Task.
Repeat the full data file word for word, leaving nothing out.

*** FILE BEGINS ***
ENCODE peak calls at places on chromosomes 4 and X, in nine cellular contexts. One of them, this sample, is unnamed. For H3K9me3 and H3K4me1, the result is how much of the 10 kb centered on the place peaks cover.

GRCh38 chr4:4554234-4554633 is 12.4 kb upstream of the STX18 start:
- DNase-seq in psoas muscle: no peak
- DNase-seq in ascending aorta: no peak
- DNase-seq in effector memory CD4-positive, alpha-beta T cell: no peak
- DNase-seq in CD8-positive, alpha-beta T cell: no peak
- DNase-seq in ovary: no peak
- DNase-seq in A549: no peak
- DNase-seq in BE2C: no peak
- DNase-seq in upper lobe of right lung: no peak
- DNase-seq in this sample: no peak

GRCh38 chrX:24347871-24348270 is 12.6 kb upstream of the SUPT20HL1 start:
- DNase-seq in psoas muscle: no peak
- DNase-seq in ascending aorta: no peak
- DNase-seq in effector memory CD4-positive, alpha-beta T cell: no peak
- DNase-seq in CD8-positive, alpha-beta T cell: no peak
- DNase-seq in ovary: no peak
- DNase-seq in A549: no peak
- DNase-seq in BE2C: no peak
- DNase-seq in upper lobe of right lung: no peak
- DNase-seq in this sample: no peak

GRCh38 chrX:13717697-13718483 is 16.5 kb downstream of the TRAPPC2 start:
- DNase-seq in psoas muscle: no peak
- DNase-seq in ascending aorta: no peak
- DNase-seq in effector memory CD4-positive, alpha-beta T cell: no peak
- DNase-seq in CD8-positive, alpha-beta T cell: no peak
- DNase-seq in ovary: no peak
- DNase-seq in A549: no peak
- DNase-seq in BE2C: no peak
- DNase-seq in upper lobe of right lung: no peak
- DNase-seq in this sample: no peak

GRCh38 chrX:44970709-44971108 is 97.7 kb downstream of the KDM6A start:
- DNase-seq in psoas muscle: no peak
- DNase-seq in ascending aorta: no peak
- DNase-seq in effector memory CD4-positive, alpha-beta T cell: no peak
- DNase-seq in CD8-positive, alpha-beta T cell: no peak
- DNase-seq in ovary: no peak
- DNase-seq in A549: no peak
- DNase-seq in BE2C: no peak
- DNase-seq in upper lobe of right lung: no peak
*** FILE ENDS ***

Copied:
ENCODE peak calls at places on chromosomes 4 and X, in nine cellular contexts. One of them, this sample, is unnamed. For H3K9me3 and H3K4me1, the result is how much of the 10 kb centered on the place peaks cover.

GRCh38 chr4:4554234-4554633 is 12.4 kb upstream of the STX18 start:
- DNase-seq in psoas muscle: no peak
- DNase-seq in ascending aorta: no peak
- DNase-seq in effector memory CD4-positive, alpha-beta T cell: no peak
- DNase-seq in CD8-positive, alpha-beta T cell: no peak
- DNase-seq in ovary: no peak
- DNase-seq in A549: no peak
- DNase-seq in BE2C: no peak
- DNase-seq in upper lobe of right lung: no peak
- DNase-seq in this sample: no peak

GRCh38 chrX:24347871-24348270 is 12.6 kb upstream of the SUPT20HL1 start:
- DNase-seq in psoas muscle: no peak
- DNase-seq in ascending aorta: no peak
- DNase-seq in effector memory CD4-positive, alpha-beta T cell: no peak
- DNase-seq in CD8-positive, alpha-beta T cell: no peak
- DNase-seq in ovary: no peak
- DNase-seq in A549: no peak
- DNase-seq in BE2C: no peak
- DNase-seq in upper lobe of right lung: no peak
- DNase-seq in this sample: no peak

GRCh38 chrX:13717697-13718483 is 16.5 kb downstream of the TRAPPC2 start:
- DNase-seq in psoas muscle: no peak
- DNase-seq in ascending aorta: no peak
- DNase-seq in effector memory CD4-positive, alpha-beta T cell: no peak
- DNase-seq in CD8-positive, alpha-beta T cell: no peak
- DNase-seq in ovary: no peak
- DNase-seq in A549: no peak
- DNase-seq in BE2C: no peak
- DNase-seq in upper lobe of right lung: no peak
- DNase-seq in this sample: no peak

GRCh38 chrX:44970709-44971108 is 97.7 kb downstream of the KDM6A start:
- DNase-seq in psoas muscle: no peak
- DNase-seq in ascending aorta: no peak
- DNase-seq in effector memory CD4-positive, alpha-beta T cell: no peak
- DNase-seq in CD8-positive, alpha-beta T cell: no peak
- DNase-seq in ovary: no peak
- DNase-seq in A549: no peak
- DNase-seq in BE2C: no peak
- DNase-seq in upper lobe of right lung: no peak